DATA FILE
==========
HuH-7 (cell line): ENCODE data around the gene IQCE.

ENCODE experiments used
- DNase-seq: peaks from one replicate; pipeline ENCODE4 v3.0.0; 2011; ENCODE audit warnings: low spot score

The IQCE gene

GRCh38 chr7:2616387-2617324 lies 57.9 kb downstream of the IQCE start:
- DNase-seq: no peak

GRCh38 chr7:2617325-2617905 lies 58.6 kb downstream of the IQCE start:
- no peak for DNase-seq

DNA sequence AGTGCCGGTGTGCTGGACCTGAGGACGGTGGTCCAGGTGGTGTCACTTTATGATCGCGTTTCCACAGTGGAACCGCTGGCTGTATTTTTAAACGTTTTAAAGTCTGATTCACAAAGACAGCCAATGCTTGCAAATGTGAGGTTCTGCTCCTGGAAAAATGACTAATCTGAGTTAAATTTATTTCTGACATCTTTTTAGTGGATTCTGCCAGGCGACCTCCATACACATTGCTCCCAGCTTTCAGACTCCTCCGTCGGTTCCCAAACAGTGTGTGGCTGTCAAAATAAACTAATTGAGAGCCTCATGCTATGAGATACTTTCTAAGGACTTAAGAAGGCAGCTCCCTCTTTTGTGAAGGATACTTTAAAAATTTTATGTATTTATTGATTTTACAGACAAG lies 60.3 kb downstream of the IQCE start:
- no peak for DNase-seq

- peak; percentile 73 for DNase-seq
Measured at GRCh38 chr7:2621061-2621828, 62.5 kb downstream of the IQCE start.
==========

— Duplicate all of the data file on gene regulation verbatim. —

HuH-7 (cell line): ENCODE data around the gene IQCE.

ENCODE experiments used
- DNase-seq: peaks from one replicate; pipeline ENCODE4 v3.0.0; 2011; ENCODE audit warnings: low spot score

The IQCE gene

GRCh38 chr7:2616387-2617324 lies 57.9 kb downstream of the IQCE start:
- DNase-seq: no peak

GRCh38 chr7:2617325-2617905 lies 58.6 kb downstream of the IQCE start:
- no peak for DNase-seq

DNA sequence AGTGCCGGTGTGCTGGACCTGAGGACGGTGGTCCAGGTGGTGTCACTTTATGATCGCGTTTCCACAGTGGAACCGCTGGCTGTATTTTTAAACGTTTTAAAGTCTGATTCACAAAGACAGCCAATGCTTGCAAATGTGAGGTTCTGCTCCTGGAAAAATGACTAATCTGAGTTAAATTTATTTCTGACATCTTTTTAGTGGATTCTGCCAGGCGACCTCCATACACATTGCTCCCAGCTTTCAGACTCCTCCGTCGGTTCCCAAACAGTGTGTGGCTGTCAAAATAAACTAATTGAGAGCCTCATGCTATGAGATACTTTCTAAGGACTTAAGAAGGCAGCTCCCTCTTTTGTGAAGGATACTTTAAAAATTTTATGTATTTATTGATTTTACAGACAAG lies 60.3 kb downstream of the IQCE start:
- no peak for DNase-seq

- peak; percentile 73 for DNase-seq
Measured at GRCh38 chr7:2621061-2621828, 62.5 kb downstream of the IQCE start.